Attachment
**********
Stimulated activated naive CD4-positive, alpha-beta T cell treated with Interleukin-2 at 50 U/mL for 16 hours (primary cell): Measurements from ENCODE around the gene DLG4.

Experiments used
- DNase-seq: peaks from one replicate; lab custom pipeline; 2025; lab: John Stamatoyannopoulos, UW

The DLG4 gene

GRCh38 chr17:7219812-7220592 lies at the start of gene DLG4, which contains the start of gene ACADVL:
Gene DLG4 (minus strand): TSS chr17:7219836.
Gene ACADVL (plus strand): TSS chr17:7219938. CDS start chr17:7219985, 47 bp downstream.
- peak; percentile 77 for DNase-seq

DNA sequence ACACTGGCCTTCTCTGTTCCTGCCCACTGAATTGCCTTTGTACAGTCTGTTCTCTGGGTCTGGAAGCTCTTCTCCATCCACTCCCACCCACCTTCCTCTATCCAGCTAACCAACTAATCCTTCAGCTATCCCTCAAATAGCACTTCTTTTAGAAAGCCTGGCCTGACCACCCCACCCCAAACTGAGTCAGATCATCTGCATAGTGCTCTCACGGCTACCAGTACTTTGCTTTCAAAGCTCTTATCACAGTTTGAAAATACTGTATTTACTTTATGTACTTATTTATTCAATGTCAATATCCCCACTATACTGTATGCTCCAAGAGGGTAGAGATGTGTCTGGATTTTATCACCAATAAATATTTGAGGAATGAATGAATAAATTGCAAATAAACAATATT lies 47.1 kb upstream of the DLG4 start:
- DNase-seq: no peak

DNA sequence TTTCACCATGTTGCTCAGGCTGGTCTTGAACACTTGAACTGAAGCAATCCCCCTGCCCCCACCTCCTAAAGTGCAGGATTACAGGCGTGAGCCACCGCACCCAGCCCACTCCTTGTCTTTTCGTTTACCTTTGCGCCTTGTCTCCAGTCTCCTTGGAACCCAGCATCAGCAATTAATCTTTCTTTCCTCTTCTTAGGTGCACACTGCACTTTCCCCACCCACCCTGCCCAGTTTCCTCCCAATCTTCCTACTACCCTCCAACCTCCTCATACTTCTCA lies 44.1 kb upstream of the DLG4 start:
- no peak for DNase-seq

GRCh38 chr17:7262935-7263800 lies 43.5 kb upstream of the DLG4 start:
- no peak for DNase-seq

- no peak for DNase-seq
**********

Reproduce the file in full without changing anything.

Stimulated activated naive CD4-positive, alpha-beta T cell treated with Interleukin-2 at 50 U/mL for 16 hours (primary cell): Measurements from ENCODE around the gene DLG4.

Experiments used
- DNase-seq: peaks from one replicate; lab custom pipeline; 2025; lab: John Stamatoyannopoulos, UW

The DLG4 gene

GRCh38 chr17:7219812-7220592 lies at the start of gene DLG4, which contains the start of gene ACADVL:
Gene DLG4 (minus strand): TSS chr17:7219836.
Gene ACADVL (plus strand): TSS chr17:7219938. CDS start chr17:7219985, 47 bp downstream.
- peak; percentile 77 for DNase-seq

DNA sequence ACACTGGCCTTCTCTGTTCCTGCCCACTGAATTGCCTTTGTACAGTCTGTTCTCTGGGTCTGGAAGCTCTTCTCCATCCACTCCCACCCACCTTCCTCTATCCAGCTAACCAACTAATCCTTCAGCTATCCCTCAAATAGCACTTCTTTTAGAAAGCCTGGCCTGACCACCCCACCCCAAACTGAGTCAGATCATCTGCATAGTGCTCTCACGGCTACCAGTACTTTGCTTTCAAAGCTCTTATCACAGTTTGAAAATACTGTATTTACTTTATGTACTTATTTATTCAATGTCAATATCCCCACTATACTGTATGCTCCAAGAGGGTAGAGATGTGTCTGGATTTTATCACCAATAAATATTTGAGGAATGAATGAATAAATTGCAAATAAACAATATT lies 47.1 kb upstream of the DLG4 start:
- DNase-seq: no peak

DNA sequence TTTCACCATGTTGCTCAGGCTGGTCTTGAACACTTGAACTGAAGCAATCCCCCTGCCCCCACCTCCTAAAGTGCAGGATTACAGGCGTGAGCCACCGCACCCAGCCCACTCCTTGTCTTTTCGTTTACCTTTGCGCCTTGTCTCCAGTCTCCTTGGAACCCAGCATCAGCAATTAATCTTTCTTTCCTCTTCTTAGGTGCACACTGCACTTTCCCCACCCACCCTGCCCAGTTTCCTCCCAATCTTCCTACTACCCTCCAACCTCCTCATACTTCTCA lies 44.1 kb upstream of the DLG4 start:
- no peak for DNase-seq

GRCh38 chr17:7262935-7263800 lies 43.5 kb upstream of the DLG4 start:
- no peak for DNase-seq

- no peak for DNase-seq